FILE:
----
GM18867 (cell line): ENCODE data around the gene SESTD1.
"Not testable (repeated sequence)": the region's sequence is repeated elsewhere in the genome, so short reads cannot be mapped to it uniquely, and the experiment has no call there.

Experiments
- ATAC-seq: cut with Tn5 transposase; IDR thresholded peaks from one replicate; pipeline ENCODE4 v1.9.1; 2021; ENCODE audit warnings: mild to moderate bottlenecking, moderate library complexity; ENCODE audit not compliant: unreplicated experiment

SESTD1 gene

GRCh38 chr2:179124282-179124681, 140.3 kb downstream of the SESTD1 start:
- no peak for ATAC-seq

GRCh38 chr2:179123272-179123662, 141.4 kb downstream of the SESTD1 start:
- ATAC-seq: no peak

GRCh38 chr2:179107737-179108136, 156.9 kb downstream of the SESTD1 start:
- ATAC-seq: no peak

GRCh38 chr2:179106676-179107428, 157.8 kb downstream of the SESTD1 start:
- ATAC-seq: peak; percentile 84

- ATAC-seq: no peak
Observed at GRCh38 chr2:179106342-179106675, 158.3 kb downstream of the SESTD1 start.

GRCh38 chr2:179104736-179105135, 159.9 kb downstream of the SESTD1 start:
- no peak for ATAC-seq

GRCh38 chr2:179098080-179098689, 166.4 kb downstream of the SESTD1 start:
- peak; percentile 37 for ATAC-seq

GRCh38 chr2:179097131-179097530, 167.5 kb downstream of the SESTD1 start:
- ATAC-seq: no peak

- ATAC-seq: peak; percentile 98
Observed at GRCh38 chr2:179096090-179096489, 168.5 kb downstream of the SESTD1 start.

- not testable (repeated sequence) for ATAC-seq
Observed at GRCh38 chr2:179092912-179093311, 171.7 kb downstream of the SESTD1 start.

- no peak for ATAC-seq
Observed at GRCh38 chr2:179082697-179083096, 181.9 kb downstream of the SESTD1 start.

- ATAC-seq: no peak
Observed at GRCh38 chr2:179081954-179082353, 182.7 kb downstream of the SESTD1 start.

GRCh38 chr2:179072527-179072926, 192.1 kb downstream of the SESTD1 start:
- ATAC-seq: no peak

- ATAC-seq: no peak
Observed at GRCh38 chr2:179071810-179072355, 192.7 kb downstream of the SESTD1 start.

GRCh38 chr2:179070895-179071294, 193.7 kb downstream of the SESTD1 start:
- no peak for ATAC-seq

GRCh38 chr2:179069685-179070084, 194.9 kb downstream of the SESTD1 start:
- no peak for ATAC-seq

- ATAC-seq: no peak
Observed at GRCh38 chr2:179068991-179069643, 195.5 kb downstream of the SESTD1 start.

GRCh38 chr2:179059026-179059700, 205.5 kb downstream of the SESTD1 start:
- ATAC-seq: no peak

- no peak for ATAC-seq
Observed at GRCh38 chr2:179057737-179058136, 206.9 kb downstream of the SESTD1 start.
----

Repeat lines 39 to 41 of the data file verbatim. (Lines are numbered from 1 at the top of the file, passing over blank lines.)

Observed at GRCh38 chr2:179068991-179069643, 195.5 kb downstream of the SESTD1 start.

GRCh38 chr2:179059026-179059700, 205.5 kb downstream of the SESTD1 start:
- ATAC-seq: no peak